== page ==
Dan Barry: Should South Carolina Jews be forced to maintain this chimney built by Germans serving the Nazis?

Mayra Bitsko: Save me! An alien took over my child's personality

Frank Clayton: Get happy: 20 scientifically proven happiness activities

Susan Scutti: It's Genetic! Obesity and the 'Carb Breakdown' Gene

Lecia Bushak: Why Hand Sanitizer May Actually Harm Your Health

Stacy Rapacon: Great Funds You Can Own for $500 or Less

Cameron Huddleston: 7 Ways to Save on Home Decor

The Kosher Gourmet by Steve Petusevsky Exploring ingredients as edible-stuffed containers (TWO RECIPES + TIPS & TECHINQUES)

Jewish World Review June 13, 2010 / 1 Tamuz 5770

Will elections become auctions?

By David Broder

http://www.JewishWorldReview.com | An impromptu transcontinental race has begun, with nothing less at stake than the future of the American political and governmental system.

It began a few months ago when the Supreme Court, in a 5 to 4 decision, lifted many of the historically entrenched restrictions on corporate and labor union financing of election ads. Now, the Democratic Congress is attempting to mitigate the ruling's effects by legislating tough disclosure requirements on that money -- and it is running into predictable opposition from interest groups.

Meantime, California voters approved a ballot measure last week that would end the system of party primaries for all offices next year and substitute a "top two" nominating system in which all candidates would appear on the same ballot. The two most favored, regardless of party, would go on to November.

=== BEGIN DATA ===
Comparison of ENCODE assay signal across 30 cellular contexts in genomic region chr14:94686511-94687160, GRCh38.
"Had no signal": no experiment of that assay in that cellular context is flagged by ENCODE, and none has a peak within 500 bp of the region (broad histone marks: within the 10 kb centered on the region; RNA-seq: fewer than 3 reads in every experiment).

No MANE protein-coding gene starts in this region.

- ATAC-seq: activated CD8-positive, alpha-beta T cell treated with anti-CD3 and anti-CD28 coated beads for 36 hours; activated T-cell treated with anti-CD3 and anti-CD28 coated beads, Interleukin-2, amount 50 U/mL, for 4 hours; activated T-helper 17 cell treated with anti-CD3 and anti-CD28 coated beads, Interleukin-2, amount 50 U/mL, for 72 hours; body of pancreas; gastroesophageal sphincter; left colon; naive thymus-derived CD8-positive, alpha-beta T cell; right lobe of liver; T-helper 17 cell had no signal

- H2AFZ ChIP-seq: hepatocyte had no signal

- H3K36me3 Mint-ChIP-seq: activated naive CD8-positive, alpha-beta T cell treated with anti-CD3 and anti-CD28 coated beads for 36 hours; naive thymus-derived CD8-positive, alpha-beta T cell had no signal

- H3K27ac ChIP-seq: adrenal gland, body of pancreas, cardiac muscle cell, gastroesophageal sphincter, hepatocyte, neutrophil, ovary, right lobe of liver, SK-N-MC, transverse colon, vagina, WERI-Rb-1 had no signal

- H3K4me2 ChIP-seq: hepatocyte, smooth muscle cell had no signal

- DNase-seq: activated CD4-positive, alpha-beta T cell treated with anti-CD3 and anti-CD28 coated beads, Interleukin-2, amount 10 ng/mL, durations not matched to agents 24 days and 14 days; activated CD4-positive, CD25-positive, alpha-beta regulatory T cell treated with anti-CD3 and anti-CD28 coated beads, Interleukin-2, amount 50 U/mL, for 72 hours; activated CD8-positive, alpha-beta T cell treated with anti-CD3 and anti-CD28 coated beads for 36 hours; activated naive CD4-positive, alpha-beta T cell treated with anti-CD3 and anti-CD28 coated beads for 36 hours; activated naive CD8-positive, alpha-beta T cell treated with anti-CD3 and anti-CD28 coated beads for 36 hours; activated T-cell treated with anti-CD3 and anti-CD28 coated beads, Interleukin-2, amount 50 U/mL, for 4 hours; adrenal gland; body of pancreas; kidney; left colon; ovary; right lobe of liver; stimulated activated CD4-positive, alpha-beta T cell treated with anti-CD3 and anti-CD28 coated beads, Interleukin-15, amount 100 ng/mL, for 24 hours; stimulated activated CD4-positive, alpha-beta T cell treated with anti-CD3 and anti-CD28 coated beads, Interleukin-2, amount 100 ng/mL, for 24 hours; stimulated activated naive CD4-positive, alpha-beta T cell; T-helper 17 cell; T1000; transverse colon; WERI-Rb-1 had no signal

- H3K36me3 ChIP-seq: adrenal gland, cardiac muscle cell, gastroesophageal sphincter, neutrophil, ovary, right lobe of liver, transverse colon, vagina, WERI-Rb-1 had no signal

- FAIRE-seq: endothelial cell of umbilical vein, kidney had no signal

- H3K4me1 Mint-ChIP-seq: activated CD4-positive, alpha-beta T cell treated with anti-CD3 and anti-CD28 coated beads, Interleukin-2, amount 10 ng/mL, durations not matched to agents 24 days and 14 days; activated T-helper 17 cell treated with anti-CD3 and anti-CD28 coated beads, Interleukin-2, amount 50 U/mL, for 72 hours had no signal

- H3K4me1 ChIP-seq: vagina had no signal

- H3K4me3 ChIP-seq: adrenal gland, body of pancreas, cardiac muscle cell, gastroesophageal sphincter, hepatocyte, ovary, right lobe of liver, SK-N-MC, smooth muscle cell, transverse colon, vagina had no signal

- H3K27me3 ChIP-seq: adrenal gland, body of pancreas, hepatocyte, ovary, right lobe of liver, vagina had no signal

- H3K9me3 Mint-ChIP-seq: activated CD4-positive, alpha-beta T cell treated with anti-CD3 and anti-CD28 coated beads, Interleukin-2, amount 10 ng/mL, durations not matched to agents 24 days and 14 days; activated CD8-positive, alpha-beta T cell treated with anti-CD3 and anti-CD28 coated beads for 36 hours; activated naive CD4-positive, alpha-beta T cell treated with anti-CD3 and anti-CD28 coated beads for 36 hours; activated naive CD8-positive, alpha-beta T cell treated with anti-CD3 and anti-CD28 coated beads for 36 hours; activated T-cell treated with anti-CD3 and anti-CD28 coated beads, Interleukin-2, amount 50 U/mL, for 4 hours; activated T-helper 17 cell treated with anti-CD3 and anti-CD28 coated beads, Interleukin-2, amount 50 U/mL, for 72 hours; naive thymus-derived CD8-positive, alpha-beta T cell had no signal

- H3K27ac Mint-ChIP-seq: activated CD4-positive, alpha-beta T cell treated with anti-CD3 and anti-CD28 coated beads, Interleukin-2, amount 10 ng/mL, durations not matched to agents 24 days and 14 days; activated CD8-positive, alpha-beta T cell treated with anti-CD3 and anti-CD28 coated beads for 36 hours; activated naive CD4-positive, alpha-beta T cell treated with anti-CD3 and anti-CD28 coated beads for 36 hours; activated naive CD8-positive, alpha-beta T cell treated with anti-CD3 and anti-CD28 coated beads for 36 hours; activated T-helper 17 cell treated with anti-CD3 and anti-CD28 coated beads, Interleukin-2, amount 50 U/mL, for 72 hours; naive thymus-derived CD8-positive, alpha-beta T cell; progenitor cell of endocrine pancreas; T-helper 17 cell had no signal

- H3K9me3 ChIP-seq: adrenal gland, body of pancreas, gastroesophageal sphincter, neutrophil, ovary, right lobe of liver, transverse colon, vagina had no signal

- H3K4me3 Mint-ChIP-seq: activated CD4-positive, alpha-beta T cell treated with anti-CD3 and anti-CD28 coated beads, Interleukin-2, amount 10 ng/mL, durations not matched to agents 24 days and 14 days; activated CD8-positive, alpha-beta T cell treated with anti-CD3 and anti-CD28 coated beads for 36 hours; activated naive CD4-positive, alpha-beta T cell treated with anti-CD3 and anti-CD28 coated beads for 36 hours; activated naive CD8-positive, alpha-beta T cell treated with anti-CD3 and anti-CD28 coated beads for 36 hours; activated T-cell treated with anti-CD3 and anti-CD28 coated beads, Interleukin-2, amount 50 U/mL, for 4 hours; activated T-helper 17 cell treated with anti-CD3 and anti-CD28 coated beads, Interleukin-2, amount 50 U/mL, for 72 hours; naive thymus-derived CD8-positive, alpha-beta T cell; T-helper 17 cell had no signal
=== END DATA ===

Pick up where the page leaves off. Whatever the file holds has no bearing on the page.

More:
The new system, tried only in Washington state, faces possible court challenges. Opponents -- including the leaders of the state GOP and Democratic parties -- claim it could fatally weaken their role in election campaigns.

In effect, what we are about to witness is a monumentally consequential new round in the old struggle to balance the cohesive and fractionating forces in this diverse, continental republic.

Early on, the Founders worried about the splintering capacity of "factions," by which they meant private interests of all kinds. In the Industrial Age, that danger focused on corporations and, later, on labor unions. The result was a series of enactments, culminating most recently in the McCain-Feingold campaign finance bill, restricting the flow of private funds to federal campaigns.